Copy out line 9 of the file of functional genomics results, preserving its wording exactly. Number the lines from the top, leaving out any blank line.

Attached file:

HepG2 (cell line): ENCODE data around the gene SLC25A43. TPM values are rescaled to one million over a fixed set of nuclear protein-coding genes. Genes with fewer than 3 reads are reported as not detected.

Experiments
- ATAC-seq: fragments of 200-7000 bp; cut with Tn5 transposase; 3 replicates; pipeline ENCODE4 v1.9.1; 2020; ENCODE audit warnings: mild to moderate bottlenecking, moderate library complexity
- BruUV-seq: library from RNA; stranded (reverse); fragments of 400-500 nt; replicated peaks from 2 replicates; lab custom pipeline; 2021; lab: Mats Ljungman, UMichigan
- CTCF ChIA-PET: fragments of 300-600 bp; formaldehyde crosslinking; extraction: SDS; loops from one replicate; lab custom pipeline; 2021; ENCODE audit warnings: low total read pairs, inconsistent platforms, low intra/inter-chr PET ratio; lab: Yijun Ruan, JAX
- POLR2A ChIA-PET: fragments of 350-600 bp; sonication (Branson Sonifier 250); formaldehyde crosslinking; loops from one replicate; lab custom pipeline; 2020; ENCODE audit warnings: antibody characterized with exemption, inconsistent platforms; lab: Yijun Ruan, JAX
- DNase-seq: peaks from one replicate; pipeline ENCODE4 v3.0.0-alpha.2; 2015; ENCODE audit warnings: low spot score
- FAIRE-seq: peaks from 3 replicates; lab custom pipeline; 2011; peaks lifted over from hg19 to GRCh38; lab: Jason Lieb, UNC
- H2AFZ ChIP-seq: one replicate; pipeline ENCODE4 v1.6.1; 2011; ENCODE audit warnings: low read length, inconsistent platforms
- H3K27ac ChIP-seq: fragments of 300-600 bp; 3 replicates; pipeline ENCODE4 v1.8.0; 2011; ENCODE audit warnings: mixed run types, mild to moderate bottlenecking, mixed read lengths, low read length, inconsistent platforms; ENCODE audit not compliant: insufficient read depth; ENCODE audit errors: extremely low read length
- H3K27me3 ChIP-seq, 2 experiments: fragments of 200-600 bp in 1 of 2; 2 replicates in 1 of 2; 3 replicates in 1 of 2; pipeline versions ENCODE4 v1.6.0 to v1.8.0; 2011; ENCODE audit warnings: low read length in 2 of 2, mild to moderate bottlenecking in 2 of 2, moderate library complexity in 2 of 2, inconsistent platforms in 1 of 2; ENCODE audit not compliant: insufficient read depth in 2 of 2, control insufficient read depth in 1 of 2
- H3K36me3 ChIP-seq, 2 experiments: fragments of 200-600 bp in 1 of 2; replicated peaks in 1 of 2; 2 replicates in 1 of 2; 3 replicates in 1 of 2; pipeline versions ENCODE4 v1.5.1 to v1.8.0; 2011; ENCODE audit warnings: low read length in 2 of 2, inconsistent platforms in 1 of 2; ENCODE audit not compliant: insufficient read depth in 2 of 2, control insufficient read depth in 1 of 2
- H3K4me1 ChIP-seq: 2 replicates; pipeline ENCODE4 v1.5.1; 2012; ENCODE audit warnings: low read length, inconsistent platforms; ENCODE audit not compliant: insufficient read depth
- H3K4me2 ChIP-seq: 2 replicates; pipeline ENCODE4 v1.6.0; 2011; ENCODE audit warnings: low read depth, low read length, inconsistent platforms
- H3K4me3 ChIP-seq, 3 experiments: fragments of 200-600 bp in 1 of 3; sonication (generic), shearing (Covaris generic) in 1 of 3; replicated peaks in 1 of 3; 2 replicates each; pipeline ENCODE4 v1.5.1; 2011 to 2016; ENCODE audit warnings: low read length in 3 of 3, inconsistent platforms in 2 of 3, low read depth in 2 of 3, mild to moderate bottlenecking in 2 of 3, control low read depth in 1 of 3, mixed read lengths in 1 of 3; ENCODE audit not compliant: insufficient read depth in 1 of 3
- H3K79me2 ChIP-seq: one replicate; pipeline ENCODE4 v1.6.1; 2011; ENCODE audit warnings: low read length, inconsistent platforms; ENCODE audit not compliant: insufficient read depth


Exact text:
- H2AFZ ChIP-seq: one replicate; pipeline ENCODE4 v1.6.1; 2011; ENCODE audit warnings: low read length, inconsistent platforms